This report provides an overview of care provided in public hospital emergency departments in Australia.
Emergency department activity increasing
In 2017–18, more than 8 million patients presented to Australian public hospital emergency departments—an average of about 22,000 patients per day. This was 3.4% higher than the previous year (compared with 2.7% growth per year between 2013–14 and 2017–18).
Principal diagnoses in the ICD-10-AM chapter Injury, poisoning and certain other consequences of external causes accounted for about one in four presentations (almost 2 million). These include fractures, burns, toxic effects of medicinal and non-medicinal substances, and other complications.
Patients aged 4 and under (who make up less than 7% of the population—ABS 2018) accounted for 11% of presentations, and patients aged 65 and over (who make up about 15% of the population) accounted for 22% of presentations.
Older patients were more likely to be assigned a triage category of Resuscitation, Emergency or Urgent than younger patients. Older patients were also more likely to be subsequently admitted to the hospital.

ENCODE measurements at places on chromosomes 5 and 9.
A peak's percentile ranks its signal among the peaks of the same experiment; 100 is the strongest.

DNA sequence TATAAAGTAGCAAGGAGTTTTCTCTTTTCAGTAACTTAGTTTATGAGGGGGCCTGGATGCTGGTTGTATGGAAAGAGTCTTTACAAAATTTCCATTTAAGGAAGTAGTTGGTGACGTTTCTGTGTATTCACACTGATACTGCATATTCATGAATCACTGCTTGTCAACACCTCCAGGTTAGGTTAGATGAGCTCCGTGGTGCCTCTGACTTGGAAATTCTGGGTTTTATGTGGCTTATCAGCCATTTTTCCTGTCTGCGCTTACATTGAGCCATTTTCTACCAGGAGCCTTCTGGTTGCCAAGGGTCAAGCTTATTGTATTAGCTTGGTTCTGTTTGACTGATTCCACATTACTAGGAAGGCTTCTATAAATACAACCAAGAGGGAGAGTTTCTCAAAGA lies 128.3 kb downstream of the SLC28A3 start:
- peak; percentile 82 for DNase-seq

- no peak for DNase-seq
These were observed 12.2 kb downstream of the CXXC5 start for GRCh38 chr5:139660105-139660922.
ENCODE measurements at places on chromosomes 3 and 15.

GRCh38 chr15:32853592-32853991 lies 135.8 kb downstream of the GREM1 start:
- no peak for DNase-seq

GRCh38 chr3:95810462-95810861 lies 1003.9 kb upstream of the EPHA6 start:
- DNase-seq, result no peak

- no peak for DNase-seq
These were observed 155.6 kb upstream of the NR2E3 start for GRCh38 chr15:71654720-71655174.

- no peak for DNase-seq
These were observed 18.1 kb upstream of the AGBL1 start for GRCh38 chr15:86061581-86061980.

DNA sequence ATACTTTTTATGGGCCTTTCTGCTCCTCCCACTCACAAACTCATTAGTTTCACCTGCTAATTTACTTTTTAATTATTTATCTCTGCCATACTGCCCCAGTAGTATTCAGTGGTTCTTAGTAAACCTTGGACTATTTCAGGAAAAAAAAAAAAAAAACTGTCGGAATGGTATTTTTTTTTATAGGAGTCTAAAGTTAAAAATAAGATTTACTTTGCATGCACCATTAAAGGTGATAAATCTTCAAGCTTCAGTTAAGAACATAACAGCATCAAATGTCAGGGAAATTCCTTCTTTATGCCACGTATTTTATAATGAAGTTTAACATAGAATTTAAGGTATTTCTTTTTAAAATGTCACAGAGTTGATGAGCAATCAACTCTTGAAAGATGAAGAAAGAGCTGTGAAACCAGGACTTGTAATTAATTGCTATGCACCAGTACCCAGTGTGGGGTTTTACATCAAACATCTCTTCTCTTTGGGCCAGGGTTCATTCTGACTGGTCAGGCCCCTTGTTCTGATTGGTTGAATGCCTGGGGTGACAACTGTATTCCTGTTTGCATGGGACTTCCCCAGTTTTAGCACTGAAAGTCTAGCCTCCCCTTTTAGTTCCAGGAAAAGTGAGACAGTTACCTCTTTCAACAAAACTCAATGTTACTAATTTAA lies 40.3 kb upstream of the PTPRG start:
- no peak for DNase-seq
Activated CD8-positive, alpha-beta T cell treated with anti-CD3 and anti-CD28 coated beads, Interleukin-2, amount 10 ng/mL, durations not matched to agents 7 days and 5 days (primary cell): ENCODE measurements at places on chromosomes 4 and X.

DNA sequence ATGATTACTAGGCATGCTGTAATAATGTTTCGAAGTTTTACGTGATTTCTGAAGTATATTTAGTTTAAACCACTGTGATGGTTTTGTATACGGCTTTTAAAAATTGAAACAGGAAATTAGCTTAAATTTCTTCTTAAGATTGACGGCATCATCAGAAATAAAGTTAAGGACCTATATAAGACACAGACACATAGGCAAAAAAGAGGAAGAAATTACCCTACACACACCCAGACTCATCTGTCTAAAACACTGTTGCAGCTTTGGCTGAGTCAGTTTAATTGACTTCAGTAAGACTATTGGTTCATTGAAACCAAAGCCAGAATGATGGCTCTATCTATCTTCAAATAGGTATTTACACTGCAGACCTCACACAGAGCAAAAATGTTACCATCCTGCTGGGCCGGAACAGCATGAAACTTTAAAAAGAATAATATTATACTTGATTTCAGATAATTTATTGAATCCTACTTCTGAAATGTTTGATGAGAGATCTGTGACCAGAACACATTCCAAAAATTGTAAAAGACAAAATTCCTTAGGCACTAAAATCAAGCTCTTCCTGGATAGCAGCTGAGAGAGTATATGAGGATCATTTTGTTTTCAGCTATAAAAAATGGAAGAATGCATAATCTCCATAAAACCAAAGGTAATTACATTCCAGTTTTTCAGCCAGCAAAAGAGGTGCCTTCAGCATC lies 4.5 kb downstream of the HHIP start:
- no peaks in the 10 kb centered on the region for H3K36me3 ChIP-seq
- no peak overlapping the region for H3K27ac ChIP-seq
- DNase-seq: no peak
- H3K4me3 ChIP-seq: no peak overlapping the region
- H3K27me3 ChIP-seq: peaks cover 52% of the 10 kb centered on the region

Around three-quarters of patients received care on time
In 2017–18, 72% of patients were ‘seen on time’, including almost all of those requiring immediate care and 76% of those requiring care within 10 minutes. The overall proportion seen on time has declined since 2013–14 (75%).
Of all emergency department presentations:
- 90% of patients were seen within 1 hour and 39 minutes. This measure was fairly consistent over the previous four years, varying from 1 hour and 33 minutes to 1 hour and 35 minutes
- 50% of patients were seen within 19 minutes, consistent with waiting times for the previous year, and similar to waiting times in 2013–14 (18 minutes)
Fewer ED visits were completed within 4 hours
- overall, 71% of ED visits were completed within 4 hours—ranging from 61% in South Australia to 76% in Western Australia
- 90% of ED visits were completed within 7 hours and 14 minutes.